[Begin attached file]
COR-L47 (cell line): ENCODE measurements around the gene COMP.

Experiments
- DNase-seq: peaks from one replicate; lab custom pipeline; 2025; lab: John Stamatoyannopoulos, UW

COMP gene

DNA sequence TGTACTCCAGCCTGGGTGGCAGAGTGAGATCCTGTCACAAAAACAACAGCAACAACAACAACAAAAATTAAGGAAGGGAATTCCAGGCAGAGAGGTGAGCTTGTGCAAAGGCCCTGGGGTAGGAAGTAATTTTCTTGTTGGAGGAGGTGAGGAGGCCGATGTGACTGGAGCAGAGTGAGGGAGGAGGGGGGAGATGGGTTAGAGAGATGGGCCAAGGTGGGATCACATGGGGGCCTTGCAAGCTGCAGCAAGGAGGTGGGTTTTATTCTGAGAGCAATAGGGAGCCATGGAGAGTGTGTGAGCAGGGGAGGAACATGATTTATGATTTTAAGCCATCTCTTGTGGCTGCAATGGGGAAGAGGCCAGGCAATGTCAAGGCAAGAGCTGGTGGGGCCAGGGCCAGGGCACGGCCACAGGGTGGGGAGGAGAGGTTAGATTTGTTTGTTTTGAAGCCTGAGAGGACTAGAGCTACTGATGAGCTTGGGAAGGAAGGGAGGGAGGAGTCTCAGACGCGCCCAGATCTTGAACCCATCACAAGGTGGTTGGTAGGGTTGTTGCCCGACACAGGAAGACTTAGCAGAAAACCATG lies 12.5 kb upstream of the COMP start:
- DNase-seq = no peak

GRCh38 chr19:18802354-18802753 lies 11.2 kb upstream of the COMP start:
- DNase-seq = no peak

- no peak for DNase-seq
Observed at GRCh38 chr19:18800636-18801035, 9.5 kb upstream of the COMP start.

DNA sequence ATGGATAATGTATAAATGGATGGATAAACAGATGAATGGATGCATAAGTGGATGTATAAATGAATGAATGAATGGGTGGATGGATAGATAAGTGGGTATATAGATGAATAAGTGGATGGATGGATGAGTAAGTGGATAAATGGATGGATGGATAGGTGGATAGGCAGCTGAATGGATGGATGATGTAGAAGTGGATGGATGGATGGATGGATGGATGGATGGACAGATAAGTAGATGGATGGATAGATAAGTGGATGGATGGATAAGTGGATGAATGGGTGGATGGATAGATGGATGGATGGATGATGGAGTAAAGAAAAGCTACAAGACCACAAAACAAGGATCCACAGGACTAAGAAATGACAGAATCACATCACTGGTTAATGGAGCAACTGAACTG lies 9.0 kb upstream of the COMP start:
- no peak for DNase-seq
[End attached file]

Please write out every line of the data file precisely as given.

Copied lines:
COR-L47 (cell line): ENCODE measurements around the gene COMP.

Experiments
- DNase-seq: peaks from one replicate; lab custom pipeline; 2025; lab: John Stamatoyannopoulos, UW

COMP gene

DNA sequence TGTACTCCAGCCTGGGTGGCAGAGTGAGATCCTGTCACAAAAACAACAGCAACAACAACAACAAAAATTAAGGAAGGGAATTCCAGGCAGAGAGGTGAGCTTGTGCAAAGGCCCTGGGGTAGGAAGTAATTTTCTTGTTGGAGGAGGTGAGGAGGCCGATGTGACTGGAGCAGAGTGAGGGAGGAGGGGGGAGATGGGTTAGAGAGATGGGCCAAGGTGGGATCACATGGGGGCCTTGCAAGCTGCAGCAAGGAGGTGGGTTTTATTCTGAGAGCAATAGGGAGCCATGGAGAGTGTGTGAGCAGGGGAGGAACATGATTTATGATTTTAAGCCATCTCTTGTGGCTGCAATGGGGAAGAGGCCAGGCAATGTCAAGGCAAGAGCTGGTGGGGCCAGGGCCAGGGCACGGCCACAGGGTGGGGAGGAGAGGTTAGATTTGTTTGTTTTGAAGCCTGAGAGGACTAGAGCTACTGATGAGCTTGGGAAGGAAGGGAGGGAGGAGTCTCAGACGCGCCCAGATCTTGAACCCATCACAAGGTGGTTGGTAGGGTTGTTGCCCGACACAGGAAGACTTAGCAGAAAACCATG lies 12.5 kb upstream of the COMP start:
- DNase-seq = no peak

GRCh38 chr19:18802354-18802753 lies 11.2 kb upstream of the COMP start:
- DNase-seq = no peak

- no peak for DNase-seq
Observed at GRCh38 chr19:18800636-18801035, 9.5 kb upstream of the COMP start.

DNA sequence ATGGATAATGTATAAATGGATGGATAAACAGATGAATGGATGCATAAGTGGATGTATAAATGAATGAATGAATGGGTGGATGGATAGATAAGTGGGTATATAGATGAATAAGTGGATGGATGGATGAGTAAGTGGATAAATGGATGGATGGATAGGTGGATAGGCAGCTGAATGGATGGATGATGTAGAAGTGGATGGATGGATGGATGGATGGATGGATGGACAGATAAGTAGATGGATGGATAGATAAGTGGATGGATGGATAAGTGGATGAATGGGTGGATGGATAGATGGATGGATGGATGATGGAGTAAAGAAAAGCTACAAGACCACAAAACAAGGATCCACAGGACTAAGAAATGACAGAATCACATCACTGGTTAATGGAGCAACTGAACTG lies 9.0 kb upstream of the COMP start:
- no peak for DNase-seq